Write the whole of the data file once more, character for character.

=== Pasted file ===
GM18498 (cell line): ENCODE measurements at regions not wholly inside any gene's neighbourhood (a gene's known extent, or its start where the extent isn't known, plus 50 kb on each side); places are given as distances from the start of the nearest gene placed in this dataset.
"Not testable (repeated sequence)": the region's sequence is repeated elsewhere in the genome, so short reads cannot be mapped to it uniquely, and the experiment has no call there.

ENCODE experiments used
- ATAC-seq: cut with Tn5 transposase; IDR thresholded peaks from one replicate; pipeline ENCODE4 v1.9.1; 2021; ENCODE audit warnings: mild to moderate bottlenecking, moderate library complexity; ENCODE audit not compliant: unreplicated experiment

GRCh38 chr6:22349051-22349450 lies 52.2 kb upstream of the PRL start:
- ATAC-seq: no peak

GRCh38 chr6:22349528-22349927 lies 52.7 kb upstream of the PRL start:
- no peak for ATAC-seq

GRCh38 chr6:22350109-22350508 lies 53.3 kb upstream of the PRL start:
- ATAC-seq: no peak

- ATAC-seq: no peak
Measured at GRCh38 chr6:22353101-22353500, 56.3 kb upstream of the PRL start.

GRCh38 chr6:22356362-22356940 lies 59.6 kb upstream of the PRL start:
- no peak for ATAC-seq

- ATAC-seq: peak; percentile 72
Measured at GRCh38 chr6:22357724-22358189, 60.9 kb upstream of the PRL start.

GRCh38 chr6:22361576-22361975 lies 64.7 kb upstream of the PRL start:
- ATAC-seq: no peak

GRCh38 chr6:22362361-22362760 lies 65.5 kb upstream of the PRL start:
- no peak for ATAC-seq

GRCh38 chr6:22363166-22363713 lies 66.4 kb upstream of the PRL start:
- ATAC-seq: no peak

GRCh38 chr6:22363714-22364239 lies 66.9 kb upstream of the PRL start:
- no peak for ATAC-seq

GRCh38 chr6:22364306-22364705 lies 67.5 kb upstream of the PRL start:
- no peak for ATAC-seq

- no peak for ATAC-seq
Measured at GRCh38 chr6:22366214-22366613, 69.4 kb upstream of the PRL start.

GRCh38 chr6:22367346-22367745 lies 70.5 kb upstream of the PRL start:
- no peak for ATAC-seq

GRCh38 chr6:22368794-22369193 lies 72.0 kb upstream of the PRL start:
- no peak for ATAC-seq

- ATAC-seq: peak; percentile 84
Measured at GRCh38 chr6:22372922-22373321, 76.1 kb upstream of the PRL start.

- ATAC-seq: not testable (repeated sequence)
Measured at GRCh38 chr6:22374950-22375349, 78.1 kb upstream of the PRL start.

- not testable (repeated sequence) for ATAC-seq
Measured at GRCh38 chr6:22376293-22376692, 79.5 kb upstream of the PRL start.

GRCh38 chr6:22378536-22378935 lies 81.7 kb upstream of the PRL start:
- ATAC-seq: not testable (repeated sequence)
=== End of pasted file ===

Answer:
GM18498 (cell line): ENCODE measurements at regions not wholly inside any gene's neighbourhood (a gene's known extent, or its start where the extent isn't known, plus 50 kb on each side); places are given as distances from the start of the nearest gene placed in this dataset.
"Not testable (repeated sequence)": the region's sequence is repeated elsewhere in the genome, so short reads cannot be mapped to it uniquely, and the experiment has no call there.

ENCODE experiments used
- ATAC-seq: cut with Tn5 transposase; IDR thresholded peaks from one replicate; pipeline ENCODE4 v1.9.1; 2021; ENCODE audit warnings: mild to moderate bottlenecking, moderate library complexity; ENCODE audit not compliant: unreplicated experiment

GRCh38 chr6:22349051-22349450 lies 52.2 kb upstream of the PRL start:
- ATAC-seq: no peak

GRCh38 chr6:22349528-22349927 lies 52.7 kb upstream of the PRL start:
- no peak for ATAC-seq

GRCh38 chr6:22350109-22350508 lies 53.3 kb upstream of the PRL start:
- ATAC-seq: no peak

- ATAC-seq: no peak
Measured at GRCh38 chr6:22353101-22353500, 56.3 kb upstream of the PRL start.

GRCh38 chr6:22356362-22356940 lies 59.6 kb upstream of the PRL start:
- no peak for ATAC-seq

- ATAC-seq: peak; percentile 72
Measured at GRCh38 chr6:22357724-22358189, 60.9 kb upstream of the PRL start.

GRCh38 chr6:22361576-22361975 lies 64.7 kb upstream of the PRL start:
- ATAC-seq: no peak

GRCh38 chr6:22362361-22362760 lies 65.5 kb upstream of the PRL start:
- no peak for ATAC-seq

GRCh38 chr6:22363166-22363713 lies 66.4 kb upstream of the PRL start:
- ATAC-seq: no peak

GRCh38 chr6:22363714-22364239 lies 66.9 kb upstream of the PRL start:
- no peak for ATAC-seq

GRCh38 chr6:22364306-22364705 lies 67.5 kb upstream of the PRL start:
- no peak for ATAC-seq

- no peak for ATAC-seq
Measured at GRCh38 chr6:22366214-22366613, 69.4 kb upstream of the PRL start.

GRCh38 chr6:22367346-22367745 lies 70.5 kb upstream of the PRL start:
- no peak for ATAC-seq

GRCh38 chr6:22368794-22369193 lies 72.0 kb upstream of the PRL start:
- no peak for ATAC-seq

- ATAC-seq: peak; percentile 84
Measured at GRCh38 chr6:22372922-22373321, 76.1 kb upstream of the PRL start.

- ATAC-seq: not testable (repeated sequence)
Measured at GRCh38 chr6:22374950-22375349, 78.1 kb upstream of the PRL start.

- not testable (repeated sequence) for ATAC-seq
Measured at GRCh38 chr6:22376293-22376692, 79.5 kb upstream of the PRL start.

GRCh38 chr6:22378536-22378935 lies 81.7 kb upstream of the PRL start:
- ATAC-seq: not testable (repeated sequence)